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#11

Post by sol »

Spoiler
1. One Night in Miami... (2020) Regina King
2. The Mirror Has Two Faces (1996) Barbra Streisand
3. Never Rarely Sometimes Always (2020) Eliza Hittman
4. Bastard Out of Carolina (1996) Anjelica Huston

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The debut of Donnie Darko's Jean Malone and she is excellent here, conveying well suffering with limited screaming and crying. Her abuse is also fairly graphic without ever feeling exploitative. Malone's tale does not really have a lot to it though; the film is mostly abuse after abuse before somebody notices. The meat of the drama comes from Malone's mother being torn between her child and new husband, which feels like an odd, no-brainer dilemma.
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#12

Post by adwest »

Lakigigar wrote: February 28th, 2021, 11:29 am https://letterboxd.com/michaelhaneke/li ... -by-women/ Another list

Some of Lakigigar's recommendations:
Respire
Home (2016)
Grave
American Honey
Mustang
Revenge
Adding these to my list for the month. Thanks!
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#13

Post by adwest »

sol wrote: March 1st, 2021, 3:31 am It starts! First in. :D

1. One Night in Miami... (2020) Regina King

The acting is solid here from all four leads with Kingsley Ben-Adir coming off best and making the role his own even if Denzel Washington's Malcolm X is hard to shake from the mind. Based on a stage play though, I didn't feel that King ever really managed to open up the material; the whole thing essentially feels like a collection of conversations as opposed to anything especially cinematic. Certainly, some of the ideas that crop up do resonate though.
I watched an interview with Regina King on the Daily Show about this film and wanted to check it out. Seems like it's worth it for the content maybe, if not the cinema. I think I'll still add it to my list.
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#14

Post by Bing147 »

1. On the Rocks (2020, Sofia Coppola)
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#15

Post by adwest »

Lakigigar wrote: February 28th, 2021, 11:29 am https://letterboxd.com/michaelhaneke/li ... -by-women/ Another list

Some of Lakigigar's recommendations:
Respire
Home (2016)
Grave
American Honey
Mustang
Revenge
Having trouble tracking down the correct Home and Grave. Do you have the director's names pretty please?
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#16

Post by hurluberlu »

adwest wrote: March 1st, 2021, 6:02 pm
Lakigigar wrote: February 28th, 2021, 11:29 am https://letterboxd.com/michaelhaneke/li ... -by-women/ Another list

Some of Lakigigar's recommendations:
Respire
Home (2016)
Grave
American Honey
Mustang
Revenge
Having trouble tracking down the correct Home and Grave. Do you have the director's names pretty please?
Fien Troch (Home) and Julia Ducournau (Grave is the French title, English one is Raw)
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#17

Post by maksler »

Alright, I'm in! First, I'll be working my way through some of the works of Chantal Akerman, starting with La Chambre, followed by:

1. Je tu il elle (1974, Akerman)

Then, a question on the rules... I've been meaning to rewatch The Matrix sometime soon and wondered if I could include it in the count. I'd say yes, but I just wanted to check with the people here.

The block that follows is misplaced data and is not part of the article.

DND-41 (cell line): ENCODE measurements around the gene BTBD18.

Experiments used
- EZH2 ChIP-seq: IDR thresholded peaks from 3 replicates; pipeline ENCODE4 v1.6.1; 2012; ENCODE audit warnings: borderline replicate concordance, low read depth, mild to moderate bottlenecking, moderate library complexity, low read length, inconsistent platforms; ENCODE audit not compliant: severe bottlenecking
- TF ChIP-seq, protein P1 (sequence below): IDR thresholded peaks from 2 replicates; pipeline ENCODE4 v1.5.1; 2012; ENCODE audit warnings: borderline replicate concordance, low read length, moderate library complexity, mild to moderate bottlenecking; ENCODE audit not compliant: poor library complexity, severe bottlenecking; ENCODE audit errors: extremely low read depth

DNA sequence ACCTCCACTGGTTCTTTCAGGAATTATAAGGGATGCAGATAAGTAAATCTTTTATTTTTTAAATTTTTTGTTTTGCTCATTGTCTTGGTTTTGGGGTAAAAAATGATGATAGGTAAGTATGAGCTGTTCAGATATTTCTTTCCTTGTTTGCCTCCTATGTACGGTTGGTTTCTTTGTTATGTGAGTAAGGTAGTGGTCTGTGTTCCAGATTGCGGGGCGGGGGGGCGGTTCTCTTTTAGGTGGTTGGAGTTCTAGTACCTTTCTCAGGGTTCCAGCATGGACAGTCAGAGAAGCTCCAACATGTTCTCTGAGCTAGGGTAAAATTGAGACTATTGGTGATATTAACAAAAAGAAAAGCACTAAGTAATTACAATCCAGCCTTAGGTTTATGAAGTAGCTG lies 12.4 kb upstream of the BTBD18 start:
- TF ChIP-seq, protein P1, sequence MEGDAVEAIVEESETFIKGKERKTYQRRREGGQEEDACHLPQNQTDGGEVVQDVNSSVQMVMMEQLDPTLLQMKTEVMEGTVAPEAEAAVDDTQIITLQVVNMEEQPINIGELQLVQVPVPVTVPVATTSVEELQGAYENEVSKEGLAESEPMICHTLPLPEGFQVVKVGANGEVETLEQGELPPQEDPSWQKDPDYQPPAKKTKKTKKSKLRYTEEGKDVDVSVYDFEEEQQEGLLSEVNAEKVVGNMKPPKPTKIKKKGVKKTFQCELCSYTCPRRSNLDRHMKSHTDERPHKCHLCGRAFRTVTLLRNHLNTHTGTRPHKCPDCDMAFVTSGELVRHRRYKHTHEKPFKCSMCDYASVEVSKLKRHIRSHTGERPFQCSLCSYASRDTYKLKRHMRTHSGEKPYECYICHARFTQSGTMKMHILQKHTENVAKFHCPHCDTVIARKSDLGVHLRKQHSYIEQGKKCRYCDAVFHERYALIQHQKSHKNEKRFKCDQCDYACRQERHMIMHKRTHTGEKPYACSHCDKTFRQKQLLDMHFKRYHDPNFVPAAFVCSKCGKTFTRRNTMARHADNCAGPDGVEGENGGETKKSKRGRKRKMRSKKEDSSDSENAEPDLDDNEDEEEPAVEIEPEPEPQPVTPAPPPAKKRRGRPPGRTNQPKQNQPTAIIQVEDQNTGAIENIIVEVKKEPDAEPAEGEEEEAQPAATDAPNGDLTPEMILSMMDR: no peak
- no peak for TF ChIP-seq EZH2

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#18

Post by Obgeoff »

The Matrix is on the list of official movies directed by women in the opening post.
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#19

Post by hurluberlu »

1. 12 Hour Shift (Brea Grant, 2020) 5+
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#20

Post by flavo5000 »

Obgeoff wrote: March 1st, 2021, 8:46 pm The Matrix is on the list of official movies directed by women in the opening post.
The Wachowskis' films have historically counted for this challenge ever since they transitioned.
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#21

Post by flavo5000 »

adwest wrote: March 1st, 2021, 4:47 pm
Lakigigar wrote: February 28th, 2021, 11:29 am https://letterboxd.com/michaelhaneke/li ... -by-women/ Another list

Some of Lakigigar's recommendations:
Respire
Home (2016)
Grave
American Honey
Mustang
Revenge
Adding these to my list for the month. Thanks!
+1 on all of these Ive seen (I plan to at least watch Home this month and maybe Mustang). Revenge is such a ridiculous over-the-top rape/revenge movie. Surprisingly satisfying to watch given how much I normally hate these kind of movies. American Honey is really good too. Proof that Shia Lebouf can actually act when he feels like it. And Raw (Grave) is a really interesting take on the cannibal.
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#22

Post by flavo5000 »

maxwelldeux wrote: February 28th, 2021, 2:05 am
Hannah Gadsbey: Nanette (2018) – I have to throw in a little comedy after all the heaviness on this list. But, not only is Gadsbey funny, she’s got an important story that’s worth hearing.
I understand why this special is included on the list of recs over her newest, but I actually thought Gadsby's Douglas was a better, funnier overall special. Very cleverly written and delivered.
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#23

Post by St. Gloede »

I'm in.

I will start with a tie-over from last month, completing the Anne-Marie Miéville (and Jean-Luc Godard) experimental TV series 6x2, and then explore Miéville's solo career.

This should set me up for the first week of the challenge, and I'm not quite sure where to go from there. I'm inclined however to pick up Muratova's later work, and complete Duras' feature filmography. I may also sneak in a couple of Varda rewatches.
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#24

Post by Lakigigar »

adwest wrote: March 1st, 2021, 6:02 pm